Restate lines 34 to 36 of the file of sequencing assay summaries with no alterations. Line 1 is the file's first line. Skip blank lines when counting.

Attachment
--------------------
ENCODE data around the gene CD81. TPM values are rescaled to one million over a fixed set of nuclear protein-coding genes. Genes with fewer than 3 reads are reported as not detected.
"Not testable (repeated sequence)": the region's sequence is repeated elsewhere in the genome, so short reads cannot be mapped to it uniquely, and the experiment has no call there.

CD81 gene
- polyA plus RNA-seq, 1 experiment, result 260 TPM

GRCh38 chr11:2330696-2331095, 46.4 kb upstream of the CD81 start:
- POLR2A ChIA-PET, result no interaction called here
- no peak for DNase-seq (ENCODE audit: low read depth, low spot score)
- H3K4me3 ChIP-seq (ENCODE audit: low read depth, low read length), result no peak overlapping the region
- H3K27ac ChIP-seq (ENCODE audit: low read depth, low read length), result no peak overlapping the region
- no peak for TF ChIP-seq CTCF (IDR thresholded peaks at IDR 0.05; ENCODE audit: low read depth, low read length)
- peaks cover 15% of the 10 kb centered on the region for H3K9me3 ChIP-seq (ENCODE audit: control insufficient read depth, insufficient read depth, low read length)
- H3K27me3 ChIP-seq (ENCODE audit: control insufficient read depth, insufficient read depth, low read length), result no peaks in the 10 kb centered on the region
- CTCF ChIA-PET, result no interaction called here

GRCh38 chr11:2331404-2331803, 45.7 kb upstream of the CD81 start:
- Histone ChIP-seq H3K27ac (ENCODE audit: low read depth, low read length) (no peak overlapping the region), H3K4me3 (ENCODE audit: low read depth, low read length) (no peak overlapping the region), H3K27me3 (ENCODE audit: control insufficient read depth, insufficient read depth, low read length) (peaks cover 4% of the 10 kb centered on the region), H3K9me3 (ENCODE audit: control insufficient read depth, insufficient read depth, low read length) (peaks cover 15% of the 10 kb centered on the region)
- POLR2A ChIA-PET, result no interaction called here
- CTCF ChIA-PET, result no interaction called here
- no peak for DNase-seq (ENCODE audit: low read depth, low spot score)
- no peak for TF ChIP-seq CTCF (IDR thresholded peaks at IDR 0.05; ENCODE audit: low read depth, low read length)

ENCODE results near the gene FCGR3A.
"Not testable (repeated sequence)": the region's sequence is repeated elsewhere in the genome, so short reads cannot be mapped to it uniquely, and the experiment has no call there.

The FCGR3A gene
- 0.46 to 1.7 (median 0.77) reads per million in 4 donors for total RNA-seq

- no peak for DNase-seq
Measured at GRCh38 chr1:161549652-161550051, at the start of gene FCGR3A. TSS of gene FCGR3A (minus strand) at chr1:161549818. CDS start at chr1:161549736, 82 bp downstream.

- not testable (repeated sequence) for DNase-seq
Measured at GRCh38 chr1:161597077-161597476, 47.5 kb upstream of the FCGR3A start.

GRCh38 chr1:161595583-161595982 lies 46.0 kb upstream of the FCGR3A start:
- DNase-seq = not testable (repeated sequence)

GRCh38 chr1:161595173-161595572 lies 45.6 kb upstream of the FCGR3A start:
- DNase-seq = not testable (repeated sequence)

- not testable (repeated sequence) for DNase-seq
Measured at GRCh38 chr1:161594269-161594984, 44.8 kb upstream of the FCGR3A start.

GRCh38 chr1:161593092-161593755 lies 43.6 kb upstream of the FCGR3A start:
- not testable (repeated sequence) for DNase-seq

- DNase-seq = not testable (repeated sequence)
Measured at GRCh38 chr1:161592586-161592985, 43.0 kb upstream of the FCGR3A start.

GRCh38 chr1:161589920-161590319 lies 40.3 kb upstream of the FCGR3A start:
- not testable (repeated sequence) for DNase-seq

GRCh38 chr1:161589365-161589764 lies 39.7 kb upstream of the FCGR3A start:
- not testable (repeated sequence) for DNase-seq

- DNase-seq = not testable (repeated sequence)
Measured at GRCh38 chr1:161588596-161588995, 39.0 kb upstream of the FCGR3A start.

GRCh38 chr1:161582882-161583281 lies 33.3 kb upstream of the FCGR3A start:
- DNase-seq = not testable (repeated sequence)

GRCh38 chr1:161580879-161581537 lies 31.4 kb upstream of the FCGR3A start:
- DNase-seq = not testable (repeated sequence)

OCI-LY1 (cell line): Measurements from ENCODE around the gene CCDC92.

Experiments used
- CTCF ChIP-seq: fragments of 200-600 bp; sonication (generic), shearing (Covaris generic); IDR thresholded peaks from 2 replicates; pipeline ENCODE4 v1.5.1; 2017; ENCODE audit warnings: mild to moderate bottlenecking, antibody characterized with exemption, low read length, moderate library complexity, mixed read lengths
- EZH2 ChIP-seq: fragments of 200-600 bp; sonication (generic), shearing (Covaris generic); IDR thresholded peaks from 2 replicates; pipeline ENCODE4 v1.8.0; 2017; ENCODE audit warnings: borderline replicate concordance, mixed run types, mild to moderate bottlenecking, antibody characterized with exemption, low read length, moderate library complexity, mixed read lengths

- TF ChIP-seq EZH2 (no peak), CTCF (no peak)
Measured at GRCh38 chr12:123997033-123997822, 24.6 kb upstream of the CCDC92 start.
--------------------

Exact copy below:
GRCh38 chr1:161593092-161593755 lies 43.6 kb upstream of the FCGR3A start:
- not testable (repeated sequence) for DNase-seq

- DNase-seq = not testable (repeated sequence)